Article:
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    2. I'm w Robyn. My mother was disabled and my father had to work long hours and many weekends to support us. It was discouraging to see kids who's parents completed the project for them. Often I was the help for my younger sister and I'm sure we turned in a lot of "crap." With that said I did learn to be independent. I've been making family dinners since 4th grade something I still enjoy doing. Sometimes making mistakes on our own is what teaches us the most. I let my daughter take off her mittens and hat but it also then means that we have to end the outside sooner. I let her struggle thru putting the shapes in the wrong spot on the shape sorter- it's not going to hurt her but it helps her learn. Natural consequences of independence is an amazing teacher as well.
      Thought provoking post.

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    3. I bet you didn't turn in a lot of "crap." I define that as something that wasn't your best. Every kids best looks different and teachers are pretty quick to pick up on what is someone's best. And the definition of best is not universal. And of course natural consequences are some of the best teachers--we let them happen on purpose right? :) I suppose what I meant though is that I get frustrated as an educator, and just citizen of the world, that we accept so much mediocrity. And when I see so many parents making the effort to run their kids all over kingdom come for dance, and birthday parties, and soccer, and play dates, and on and on but they aren't willing to put in hardcore time around the kitchen table to instill in them a love of school and creativity--it's frustrating and a sad commentary on priorities. It sounds, however, like mediocrity is not something you ever indulged in......more like a crazy hard working motivated kid! :)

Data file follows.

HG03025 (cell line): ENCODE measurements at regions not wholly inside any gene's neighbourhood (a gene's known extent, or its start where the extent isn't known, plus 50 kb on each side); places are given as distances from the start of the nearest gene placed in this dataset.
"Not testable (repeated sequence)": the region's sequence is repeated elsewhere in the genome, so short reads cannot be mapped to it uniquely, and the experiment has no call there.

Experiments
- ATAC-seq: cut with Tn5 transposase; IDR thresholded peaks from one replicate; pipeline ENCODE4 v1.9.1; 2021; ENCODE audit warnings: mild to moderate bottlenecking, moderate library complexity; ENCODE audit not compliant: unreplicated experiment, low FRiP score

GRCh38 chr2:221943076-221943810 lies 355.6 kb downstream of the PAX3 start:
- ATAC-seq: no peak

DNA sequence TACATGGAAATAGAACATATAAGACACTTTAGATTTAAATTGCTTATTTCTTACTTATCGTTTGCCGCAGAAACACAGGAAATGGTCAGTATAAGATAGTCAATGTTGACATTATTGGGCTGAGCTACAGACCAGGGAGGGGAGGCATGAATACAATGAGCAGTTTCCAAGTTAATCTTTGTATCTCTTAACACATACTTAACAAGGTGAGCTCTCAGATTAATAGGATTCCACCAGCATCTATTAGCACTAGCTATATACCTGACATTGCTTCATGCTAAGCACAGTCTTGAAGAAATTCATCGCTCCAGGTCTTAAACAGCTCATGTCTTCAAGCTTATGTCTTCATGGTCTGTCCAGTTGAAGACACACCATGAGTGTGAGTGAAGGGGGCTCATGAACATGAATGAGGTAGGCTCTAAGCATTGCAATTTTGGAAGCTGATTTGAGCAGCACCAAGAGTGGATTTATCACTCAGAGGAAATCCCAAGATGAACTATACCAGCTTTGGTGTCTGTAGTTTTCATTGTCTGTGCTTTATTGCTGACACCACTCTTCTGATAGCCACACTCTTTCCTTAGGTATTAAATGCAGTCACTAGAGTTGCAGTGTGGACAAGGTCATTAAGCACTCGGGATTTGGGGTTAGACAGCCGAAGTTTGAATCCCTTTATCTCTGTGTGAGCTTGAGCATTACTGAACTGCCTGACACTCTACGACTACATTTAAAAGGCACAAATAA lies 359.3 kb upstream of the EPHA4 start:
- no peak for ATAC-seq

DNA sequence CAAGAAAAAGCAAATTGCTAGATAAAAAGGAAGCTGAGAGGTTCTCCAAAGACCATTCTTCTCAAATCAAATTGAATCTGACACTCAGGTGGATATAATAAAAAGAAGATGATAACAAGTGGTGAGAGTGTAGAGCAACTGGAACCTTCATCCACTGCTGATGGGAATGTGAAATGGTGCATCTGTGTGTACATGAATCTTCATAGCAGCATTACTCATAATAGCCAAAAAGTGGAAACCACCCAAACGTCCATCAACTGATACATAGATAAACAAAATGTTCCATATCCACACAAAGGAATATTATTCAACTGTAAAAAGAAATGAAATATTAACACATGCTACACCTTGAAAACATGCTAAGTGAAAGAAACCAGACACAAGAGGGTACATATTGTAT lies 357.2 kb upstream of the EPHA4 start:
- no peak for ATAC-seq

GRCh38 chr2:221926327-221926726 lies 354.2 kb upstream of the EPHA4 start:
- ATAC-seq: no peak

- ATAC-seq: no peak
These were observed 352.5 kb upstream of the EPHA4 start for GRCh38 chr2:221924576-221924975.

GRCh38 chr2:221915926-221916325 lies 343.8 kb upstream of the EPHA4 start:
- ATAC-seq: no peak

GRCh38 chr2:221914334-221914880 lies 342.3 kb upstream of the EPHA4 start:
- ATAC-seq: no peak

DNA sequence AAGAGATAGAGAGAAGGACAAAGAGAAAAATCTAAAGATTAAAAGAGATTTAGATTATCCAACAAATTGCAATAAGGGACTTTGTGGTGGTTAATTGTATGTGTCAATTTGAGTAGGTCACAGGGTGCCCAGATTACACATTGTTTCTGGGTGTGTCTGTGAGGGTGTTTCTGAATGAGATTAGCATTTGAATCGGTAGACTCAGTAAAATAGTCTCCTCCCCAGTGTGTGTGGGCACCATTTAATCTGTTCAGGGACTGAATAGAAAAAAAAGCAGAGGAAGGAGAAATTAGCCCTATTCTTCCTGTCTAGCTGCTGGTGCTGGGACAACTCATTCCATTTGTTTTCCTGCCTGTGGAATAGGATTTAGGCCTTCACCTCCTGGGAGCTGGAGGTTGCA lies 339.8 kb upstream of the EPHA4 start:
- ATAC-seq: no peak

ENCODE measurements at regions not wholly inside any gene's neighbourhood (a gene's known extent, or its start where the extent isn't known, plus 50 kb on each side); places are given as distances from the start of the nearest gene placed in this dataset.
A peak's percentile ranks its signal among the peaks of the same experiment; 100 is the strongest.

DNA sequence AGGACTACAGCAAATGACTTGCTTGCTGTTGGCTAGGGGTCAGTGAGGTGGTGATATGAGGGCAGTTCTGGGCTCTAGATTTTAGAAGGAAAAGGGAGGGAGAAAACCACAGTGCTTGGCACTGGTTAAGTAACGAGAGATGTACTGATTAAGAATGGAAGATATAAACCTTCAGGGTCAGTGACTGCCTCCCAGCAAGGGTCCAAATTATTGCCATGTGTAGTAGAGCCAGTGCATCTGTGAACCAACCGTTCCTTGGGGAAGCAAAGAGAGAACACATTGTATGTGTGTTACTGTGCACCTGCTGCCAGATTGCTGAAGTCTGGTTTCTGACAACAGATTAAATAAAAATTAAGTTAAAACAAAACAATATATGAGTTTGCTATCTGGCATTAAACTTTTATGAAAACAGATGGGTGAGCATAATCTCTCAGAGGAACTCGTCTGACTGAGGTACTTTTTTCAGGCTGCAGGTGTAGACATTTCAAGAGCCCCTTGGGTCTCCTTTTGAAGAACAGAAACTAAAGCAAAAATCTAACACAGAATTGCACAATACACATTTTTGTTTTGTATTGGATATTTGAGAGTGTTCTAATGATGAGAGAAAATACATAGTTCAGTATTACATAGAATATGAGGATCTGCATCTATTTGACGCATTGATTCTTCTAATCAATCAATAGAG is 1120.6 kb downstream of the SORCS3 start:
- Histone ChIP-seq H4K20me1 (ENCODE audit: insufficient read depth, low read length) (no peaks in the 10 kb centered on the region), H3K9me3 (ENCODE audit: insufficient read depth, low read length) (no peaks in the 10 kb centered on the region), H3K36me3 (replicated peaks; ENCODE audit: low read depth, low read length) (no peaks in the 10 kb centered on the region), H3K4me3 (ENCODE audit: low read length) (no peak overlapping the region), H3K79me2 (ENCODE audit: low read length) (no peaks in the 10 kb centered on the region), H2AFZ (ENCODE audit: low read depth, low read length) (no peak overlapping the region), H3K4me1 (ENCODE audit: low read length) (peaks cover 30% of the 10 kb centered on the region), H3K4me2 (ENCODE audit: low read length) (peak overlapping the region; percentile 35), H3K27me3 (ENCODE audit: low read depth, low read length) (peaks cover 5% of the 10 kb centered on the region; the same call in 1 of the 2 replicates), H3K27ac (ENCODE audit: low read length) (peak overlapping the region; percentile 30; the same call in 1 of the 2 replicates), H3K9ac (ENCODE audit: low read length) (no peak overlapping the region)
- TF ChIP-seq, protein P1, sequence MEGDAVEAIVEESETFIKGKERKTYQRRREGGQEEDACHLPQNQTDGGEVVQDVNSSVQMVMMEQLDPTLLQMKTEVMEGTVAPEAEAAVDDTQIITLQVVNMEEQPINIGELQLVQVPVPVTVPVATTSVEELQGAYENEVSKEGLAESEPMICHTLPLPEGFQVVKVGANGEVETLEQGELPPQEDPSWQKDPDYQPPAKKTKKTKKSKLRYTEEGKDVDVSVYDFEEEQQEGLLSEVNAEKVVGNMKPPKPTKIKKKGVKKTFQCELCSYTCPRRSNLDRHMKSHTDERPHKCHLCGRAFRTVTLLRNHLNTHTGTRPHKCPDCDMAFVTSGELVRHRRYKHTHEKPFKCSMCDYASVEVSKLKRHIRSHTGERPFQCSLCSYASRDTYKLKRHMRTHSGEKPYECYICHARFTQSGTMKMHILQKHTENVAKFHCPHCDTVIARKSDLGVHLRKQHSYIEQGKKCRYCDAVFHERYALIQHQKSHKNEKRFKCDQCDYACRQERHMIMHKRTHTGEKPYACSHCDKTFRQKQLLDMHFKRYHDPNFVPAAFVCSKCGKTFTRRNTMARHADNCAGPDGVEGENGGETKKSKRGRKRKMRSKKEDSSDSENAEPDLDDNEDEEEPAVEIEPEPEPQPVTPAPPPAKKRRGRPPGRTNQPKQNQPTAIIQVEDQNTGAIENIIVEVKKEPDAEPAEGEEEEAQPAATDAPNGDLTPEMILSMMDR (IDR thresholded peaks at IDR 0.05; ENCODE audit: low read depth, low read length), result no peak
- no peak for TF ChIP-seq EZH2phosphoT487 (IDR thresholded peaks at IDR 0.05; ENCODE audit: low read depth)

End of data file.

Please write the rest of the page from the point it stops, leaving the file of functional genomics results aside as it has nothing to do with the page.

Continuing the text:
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  2. Great post! Thanks for sharing!

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  3. First of all, I’m grossed out by the bugs. Especially the grasshoppers, my most hated bug. They fly AND hop in unpredictable ways. Ahhh. My skin is crawling.

    Second, I love this post. A good friend of mine has recently gotten really into “unconditional” or “peaceful” parenting. She talks to me about it, and a lot of what she’s said sounds similar to the philosophies of this post.

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    Replies
    1. Beth! You need to e-mail me! I've been deliberately leaving you alone and not being nosy! But this comment gives me permission. :)

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    2. I love how this post makes me ask important questions of how I will handle school projects with my son. In my exploration of the unconditional parenting approach, I have learned a lot about praise and how it can actually de-incentivize the desired behavior from being repeated in the future. It seems so backwards, but the studies clearly back it up. It is good to encourage your kids, but it can be detrimental to tell them "good job" and "that is the most amazing painting I have ever seen". Alternatives would be to inquire about why they made the choices they did and also offering ways they could enhance if they want (like glitter pens). It is hard because "good job" is default and it takes effort and intention to do it differently, but it is worth it!

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    3. Maggie! Hi! I've been terrible about taking the time to blog or email. I've hardly seen TV or my computer since Rae was born. Not because she is difficult, but because she is WONDERFUL! I'll try and work on a new post today... even if it's mostly just photos. Maybe I'll actually do it now, since I've committed here in writing!